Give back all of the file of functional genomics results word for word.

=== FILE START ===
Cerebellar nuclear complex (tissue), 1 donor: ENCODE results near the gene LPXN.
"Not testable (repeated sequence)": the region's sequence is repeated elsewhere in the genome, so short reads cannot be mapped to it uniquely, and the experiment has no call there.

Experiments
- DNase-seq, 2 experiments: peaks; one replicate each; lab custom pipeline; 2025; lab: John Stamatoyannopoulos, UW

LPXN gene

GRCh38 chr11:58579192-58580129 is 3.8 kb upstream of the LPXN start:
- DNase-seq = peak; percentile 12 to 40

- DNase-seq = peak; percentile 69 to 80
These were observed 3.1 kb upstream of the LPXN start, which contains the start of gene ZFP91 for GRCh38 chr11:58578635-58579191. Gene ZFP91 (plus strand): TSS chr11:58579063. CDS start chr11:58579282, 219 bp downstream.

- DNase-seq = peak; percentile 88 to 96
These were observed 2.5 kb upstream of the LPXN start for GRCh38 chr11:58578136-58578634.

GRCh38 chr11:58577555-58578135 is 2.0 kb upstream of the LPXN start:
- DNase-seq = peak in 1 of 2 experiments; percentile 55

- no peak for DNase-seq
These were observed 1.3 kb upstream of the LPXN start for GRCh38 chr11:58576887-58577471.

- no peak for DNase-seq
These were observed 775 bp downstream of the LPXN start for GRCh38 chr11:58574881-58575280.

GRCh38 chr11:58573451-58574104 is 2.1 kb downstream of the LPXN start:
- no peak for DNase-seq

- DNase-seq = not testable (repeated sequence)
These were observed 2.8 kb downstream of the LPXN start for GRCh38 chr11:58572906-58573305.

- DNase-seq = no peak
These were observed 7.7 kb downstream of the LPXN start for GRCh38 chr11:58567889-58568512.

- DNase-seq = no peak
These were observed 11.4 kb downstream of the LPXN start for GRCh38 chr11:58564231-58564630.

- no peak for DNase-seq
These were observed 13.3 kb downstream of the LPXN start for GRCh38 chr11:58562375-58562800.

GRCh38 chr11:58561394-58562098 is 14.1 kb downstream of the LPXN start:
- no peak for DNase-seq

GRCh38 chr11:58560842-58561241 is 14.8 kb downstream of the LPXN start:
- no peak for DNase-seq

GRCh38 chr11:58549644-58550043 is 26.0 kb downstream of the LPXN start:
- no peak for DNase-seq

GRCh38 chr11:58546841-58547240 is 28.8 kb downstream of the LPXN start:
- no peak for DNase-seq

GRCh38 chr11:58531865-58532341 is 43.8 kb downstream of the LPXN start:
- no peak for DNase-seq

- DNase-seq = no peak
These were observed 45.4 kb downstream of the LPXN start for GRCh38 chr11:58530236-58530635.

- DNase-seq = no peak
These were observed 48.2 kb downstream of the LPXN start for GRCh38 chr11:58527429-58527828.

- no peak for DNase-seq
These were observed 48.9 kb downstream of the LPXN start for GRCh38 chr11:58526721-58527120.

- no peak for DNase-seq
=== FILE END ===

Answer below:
Cerebellar nuclear complex (tissue), 1 donor: ENCODE results near the gene LPXN.
"Not testable (repeated sequence)": the region's sequence is repeated elsewhere in the genome, so short reads cannot be mapped to it uniquely, and the experiment has no call there.

Experiments
- DNase-seq, 2 experiments: peaks; one replicate each; lab custom pipeline; 2025; lab: John Stamatoyannopoulos, UW

LPXN gene

GRCh38 chr11:58579192-58580129 is 3.8 kb upstream of the LPXN start:
- DNase-seq = peak; percentile 12 to 40

- DNase-seq = peak; percentile 69 to 80
These were observed 3.1 kb upstream of the LPXN start, which contains the start of gene ZFP91 for GRCh38 chr11:58578635-58579191. Gene ZFP91 (plus strand): TSS chr11:58579063. CDS start chr11:58579282, 219 bp downstream.

- DNase-seq = peak; percentile 88 to 96
These were observed 2.5 kb upstream of the LPXN start for GRCh38 chr11:58578136-58578634.

GRCh38 chr11:58577555-58578135 is 2.0 kb upstream of the LPXN start:
- DNase-seq = peak in 1 of 2 experiments; percentile 55

- no peak for DNase-seq
These were observed 1.3 kb upstream of the LPXN start for GRCh38 chr11:58576887-58577471.

- no peak for DNase-seq
These were observed 775 bp downstream of the LPXN start for GRCh38 chr11:58574881-58575280.

GRCh38 chr11:58573451-58574104 is 2.1 kb downstream of the LPXN start:
- no peak for DNase-seq

- DNase-seq = not testable (repeated sequence)
These were observed 2.8 kb downstream of the LPXN start for GRCh38 chr11:58572906-58573305.

- DNase-seq = no peak
These were observed 7.7 kb downstream of the LPXN start for GRCh38 chr11:58567889-58568512.

- DNase-seq = no peak
These were observed 11.4 kb downstream of the LPXN start for GRCh38 chr11:58564231-58564630.

- no peak for DNase-seq
These were observed 13.3 kb downstream of the LPXN start for GRCh38 chr11:58562375-58562800.

GRCh38 chr11:58561394-58562098 is 14.1 kb downstream of the LPXN start:
- no peak for DNase-seq

GRCh38 chr11:58560842-58561241 is 14.8 kb downstream of the LPXN start:
- no peak for DNase-seq

GRCh38 chr11:58549644-58550043 is 26.0 kb downstream of the LPXN start:
- no peak for DNase-seq

GRCh38 chr11:58546841-58547240 is 28.8 kb downstream of the LPXN start:
- no peak for DNase-seq

GRCh38 chr11:58531865-58532341 is 43.8 kb downstream of the LPXN start:
- no peak for DNase-seq

- DNase-seq = no peak
These were observed 45.4 kb downstream of the LPXN start for GRCh38 chr11:58530236-58530635.

- DNase-seq = no peak
These were observed 48.2 kb downstream of the LPXN start for GRCh38 chr11:58527429-58527828.

- no peak for DNase-seq
These were observed 48.9 kb downstream of the LPXN start for GRCh38 chr11:58526721-58527120.

- no peak for DNase-seq